“The combination of a visual and tactile component increases the realism of TFM, makes it look less artificial and gives credence to the woodgrains,” says Cathy Barrett, design and specification manager for Flakeboard, which recently launched its AuthenTICK texture as a standard option for panels. “In some of our newer contemporary designs, the untrained eye might think AuthenTICK is in-register texture.” Barrett says Flakeboard is active in improving matching programs for textured TFM, 3DL and edgebanding.
“The timing is right to offer more texture in the U.S. because designers want to see something realistic,” says Jean Guyon of Tafisa Canada, which launched its Smoothwood finish several years ago as a more durable alternative to the North-American standard orange peel TFM. According to Guyon, the idea behind Smoothwood was to offer something mimicking wood furniture. It has very fine ticking like that seen in maple, cherry and birch. Guyon says Smoothwood’s success in North America spurred a line of textured surfaces to debut at IWF 2010. The collection has five new modern colors available in Softwood and the recent Urbania textures, featuring straight grains such as riftcut and quarter-sawn oak.
Urbania’s milk chocolate tones are meant to mimic the look of bamboo but as an even more artistic rendering of bamboo itself, Guyon explains, noting that Urbania is an expanded line of the Lago design now marketed through California Closets with Tafisa as an exclusive supplier. “It’s more modern than anything we’ve done before. The North American marketplace is ready for this kind of texture, but it has to be used with popular woodgrain prints because investing in texture plates can be quite expensive, roughly $150,000 per texture with multiple plates, so offering it has to make sense financially.”
Another option that’s pioneering the texture movement is release papers, which give surfaces their final appearance and feel. Used to create a finish for either TFM or HPL, release papers are placed over the saturated print during lamination and then discarded or reused. For example, Suddekor’s new D.Release is coming soon to the U.S. market and offers a range of finishes and textures from high gloss to super matte. “It will allow for embossed finishes at a fraction of the cost of steel plates,” says Fran Vahle, director of sales for Suddekor.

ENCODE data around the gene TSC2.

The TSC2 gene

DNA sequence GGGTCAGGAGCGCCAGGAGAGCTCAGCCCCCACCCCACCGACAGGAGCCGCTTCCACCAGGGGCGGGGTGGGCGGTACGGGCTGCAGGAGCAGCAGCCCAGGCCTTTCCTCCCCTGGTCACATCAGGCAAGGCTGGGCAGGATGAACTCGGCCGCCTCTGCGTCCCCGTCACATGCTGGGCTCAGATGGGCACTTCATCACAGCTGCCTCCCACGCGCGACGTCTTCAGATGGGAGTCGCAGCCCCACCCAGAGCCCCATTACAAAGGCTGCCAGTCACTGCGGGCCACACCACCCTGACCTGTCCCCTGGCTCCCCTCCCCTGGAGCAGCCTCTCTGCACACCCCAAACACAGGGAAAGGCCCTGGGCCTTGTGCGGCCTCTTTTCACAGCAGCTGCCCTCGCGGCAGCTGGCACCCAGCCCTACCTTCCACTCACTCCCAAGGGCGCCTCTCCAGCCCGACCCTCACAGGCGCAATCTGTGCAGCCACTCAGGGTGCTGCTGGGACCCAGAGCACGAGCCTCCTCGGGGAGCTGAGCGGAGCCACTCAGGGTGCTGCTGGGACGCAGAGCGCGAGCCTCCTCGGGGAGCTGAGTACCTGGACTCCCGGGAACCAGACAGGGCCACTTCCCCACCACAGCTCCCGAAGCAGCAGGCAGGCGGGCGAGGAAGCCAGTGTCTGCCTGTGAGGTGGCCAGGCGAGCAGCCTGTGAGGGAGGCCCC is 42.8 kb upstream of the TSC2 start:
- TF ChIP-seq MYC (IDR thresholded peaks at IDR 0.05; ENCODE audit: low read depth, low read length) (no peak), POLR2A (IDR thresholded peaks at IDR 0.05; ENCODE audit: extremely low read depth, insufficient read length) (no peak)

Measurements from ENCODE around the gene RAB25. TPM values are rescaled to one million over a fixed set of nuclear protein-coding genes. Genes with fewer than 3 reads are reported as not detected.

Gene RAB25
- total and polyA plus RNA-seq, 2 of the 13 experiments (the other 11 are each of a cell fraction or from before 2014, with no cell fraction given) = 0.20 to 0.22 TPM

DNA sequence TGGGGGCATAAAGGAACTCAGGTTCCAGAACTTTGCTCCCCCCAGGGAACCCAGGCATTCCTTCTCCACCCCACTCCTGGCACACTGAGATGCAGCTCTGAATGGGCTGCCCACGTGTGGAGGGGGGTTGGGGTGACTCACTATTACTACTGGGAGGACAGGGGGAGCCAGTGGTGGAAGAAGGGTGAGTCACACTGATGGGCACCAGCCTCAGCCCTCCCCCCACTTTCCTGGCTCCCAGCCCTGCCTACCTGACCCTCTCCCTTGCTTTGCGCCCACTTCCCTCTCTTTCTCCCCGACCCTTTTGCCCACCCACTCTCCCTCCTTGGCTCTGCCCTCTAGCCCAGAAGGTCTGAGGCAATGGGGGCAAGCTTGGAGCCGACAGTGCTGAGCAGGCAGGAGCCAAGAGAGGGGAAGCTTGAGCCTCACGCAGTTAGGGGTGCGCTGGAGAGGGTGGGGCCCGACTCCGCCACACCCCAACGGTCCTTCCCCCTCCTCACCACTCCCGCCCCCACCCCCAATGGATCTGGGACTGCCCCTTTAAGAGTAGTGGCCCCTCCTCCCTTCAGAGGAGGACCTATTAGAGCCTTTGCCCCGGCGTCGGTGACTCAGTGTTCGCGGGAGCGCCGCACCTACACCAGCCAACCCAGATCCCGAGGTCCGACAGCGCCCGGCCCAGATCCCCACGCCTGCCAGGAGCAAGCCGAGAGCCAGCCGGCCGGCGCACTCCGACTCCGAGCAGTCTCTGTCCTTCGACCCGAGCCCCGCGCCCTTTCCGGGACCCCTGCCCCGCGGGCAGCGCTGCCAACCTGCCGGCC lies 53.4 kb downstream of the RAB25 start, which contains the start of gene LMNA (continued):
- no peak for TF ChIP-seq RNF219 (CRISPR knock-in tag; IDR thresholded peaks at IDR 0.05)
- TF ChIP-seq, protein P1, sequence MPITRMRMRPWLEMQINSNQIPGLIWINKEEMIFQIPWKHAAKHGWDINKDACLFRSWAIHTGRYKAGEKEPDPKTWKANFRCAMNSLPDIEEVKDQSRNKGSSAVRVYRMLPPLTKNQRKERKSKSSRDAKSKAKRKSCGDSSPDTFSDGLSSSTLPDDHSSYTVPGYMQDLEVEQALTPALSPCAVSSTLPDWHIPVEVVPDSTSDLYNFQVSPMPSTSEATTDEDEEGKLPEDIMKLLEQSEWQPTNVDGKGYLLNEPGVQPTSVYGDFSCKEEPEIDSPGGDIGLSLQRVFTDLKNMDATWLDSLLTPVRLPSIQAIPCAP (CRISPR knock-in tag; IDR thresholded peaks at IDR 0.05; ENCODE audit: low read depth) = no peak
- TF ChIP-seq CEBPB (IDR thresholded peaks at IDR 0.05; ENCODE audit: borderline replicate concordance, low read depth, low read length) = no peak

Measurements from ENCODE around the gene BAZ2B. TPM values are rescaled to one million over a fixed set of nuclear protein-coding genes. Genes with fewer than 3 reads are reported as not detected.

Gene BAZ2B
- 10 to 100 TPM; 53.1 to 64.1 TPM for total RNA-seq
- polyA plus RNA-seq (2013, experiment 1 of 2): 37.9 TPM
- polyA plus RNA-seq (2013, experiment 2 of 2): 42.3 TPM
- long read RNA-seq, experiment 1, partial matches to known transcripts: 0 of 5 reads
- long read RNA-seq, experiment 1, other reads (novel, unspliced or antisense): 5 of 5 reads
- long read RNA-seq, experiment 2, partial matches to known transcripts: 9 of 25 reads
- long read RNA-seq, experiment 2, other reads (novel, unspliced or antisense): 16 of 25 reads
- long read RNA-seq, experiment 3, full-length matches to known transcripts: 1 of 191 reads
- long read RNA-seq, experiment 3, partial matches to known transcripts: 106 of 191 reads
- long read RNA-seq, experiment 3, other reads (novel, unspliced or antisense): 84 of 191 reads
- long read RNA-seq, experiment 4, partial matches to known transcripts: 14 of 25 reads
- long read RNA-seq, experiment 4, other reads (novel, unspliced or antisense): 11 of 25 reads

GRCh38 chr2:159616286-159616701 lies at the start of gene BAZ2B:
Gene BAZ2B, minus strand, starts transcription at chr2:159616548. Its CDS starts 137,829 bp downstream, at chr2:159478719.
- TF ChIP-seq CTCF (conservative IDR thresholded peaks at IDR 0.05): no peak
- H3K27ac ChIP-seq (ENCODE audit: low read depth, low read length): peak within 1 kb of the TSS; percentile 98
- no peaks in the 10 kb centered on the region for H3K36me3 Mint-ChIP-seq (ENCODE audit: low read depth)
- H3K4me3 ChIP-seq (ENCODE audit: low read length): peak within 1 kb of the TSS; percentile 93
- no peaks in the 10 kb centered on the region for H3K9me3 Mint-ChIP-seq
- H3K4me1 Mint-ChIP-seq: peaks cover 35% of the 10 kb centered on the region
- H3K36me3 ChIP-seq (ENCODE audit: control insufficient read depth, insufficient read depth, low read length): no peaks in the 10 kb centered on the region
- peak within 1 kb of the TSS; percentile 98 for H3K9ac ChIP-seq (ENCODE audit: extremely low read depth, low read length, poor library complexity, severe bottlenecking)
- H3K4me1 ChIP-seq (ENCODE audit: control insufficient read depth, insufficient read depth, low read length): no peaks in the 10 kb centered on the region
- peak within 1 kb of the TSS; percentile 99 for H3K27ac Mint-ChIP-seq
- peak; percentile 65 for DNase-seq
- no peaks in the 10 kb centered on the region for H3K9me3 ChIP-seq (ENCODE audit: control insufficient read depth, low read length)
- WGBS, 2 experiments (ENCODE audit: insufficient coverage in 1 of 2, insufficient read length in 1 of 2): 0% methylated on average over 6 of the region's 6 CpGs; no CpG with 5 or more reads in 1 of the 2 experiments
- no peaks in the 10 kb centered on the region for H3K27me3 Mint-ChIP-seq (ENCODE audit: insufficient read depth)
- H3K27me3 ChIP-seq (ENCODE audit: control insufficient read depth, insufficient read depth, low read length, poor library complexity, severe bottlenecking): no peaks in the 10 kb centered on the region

From a decor paper printer’s perspective, creating more prints with pearlescent details also adds realism to the product, especially with embossed finishes. “Design helps to take historically consistent TFM from uses primarily in cabinet interiors to more visible decorative applications and therefore makes it more value-added,” says Marcel Albert, director of design for Suddekor.
More and more, TFM laminators are creating educational outreach efforts to forge new and real connections with specifiers. Addressing misconceptions, they’re positioning TFM panels as a sophisticated, value-engineered option that goes way beyond the “wags”, white, almond, gray (and black) commodity boards. Markets served, niche focus, specialty services and integration level dictate companies’ tactics, which range from the Uniboard Academy launched last year to Roseburg’s tabletop presentations at AIA chapter meetings and Greenbuild trade show participation. Stevens Industries has mobile showrooms in three themed buses that travel east of the Rocky mountains to display TFM-surfaced furnishings for healthcare settings, furniture for children’s environments or science lab fixtures.
“What TFM offers in terms of value-engineering a project is relatively unknown in the architectural community,” says Wanker. “At KML, we only offer one thing, and we’re reaching out across the country to promote TFM’s role, especially in vertical applications where impact resistance is not key. For our lunch-and-learn visits at top architectural firms, we show actual decor papers and tell how the pressed melamine becomes an integral part of the substrate. We emphasize similarities between TFM and HPL such as scratch resistance and how it doesn’t ring.”
At the fabrication level, manufacturers of store fixtures, office furniture and closet systems, which specify panels based on their bottom line, were the first to embrace TFM. Today, laminators are reaching out to architects and designers who spec for commercial fixtures, hospital casegoods and school furnishings with a particular aesthetic in mind. “We’re seeing more fabricators coming back to the architect to suggest TFM as an alternative to exotic veneers or materials that are either over- or under-specified,” Troxel says. “To be involved in that communication, we’re creating value propositions with a message that goes way beyond price.”